Acquisition of Westinghouse by the international consortium led by Toshiba attracted a great deal of global attention, although Toshiba concluded a secret agreement to give put options to their partners in the deal. As a result, the execution of the options by a partner gave an additional blow to the already daunted Toshiba, when Toshiba was said to suffer a huge loss through its nuclear power engineering business after the Fukushima nuclear disaster due to the Great East Japan Earthquake in 2011, which is said to have eventually triggered off Toshiba accounting scandal. In this paper, we evaluate the put options Toshiba gave to their partners and estimate how much loss Toshiba suffered from the consequences of the Fukushima nuclear disaster, in order to take a better view of Toshiba accounting scandal, through the approach of Real Options, Merton model and the Event Study.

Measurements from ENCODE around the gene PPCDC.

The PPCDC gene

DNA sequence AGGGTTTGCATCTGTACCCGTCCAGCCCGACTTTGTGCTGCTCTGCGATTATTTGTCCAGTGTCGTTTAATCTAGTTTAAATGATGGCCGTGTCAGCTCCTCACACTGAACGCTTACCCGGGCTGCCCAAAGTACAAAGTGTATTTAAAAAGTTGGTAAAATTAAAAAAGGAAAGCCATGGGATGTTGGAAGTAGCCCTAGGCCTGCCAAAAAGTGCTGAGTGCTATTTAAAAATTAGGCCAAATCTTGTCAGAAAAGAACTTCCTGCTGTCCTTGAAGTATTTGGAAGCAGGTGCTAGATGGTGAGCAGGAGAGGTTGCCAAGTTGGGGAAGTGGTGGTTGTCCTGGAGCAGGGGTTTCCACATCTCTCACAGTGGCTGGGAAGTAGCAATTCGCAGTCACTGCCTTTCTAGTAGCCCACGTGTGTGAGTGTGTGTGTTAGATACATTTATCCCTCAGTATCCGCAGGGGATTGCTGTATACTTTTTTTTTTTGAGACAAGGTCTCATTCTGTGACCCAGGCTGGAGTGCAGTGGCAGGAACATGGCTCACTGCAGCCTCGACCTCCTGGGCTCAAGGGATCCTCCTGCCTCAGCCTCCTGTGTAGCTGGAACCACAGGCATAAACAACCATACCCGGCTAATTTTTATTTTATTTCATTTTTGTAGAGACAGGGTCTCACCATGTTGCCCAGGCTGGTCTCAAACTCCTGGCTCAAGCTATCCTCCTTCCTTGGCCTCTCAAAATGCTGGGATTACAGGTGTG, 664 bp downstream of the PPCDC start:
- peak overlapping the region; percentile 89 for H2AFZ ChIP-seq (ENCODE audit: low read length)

This paper investigates the option pricing model by Bronzin (1908) and its extensions. His approach is different from Bachelier (1900) that is the oldest option pricing model and other option pricing models such as Black and Scholes (1973). He derived the European option pricing model by integrating the survival function (one minus distribution function) of the underlying asset. We try to extend his basic model in the following three points. The first, it is possible to obtain the same result based on definite integral, rather than indefinite integral as done by Bronzin. Secondly, as a result, visualization of the option premium becomes possible because the premium can be represented by the area under the survival function. Thirdly, we study the way to incorporate the risk preference of the investors in the option premium. The risk adjustment can be done by moving the survival function up and down. As an example, Black and Scholes (1973) model can be obtained by sifting the survival probability curve downward by the risk premium. It corresponds to a change of the drift term from the expected return to the risk free rate.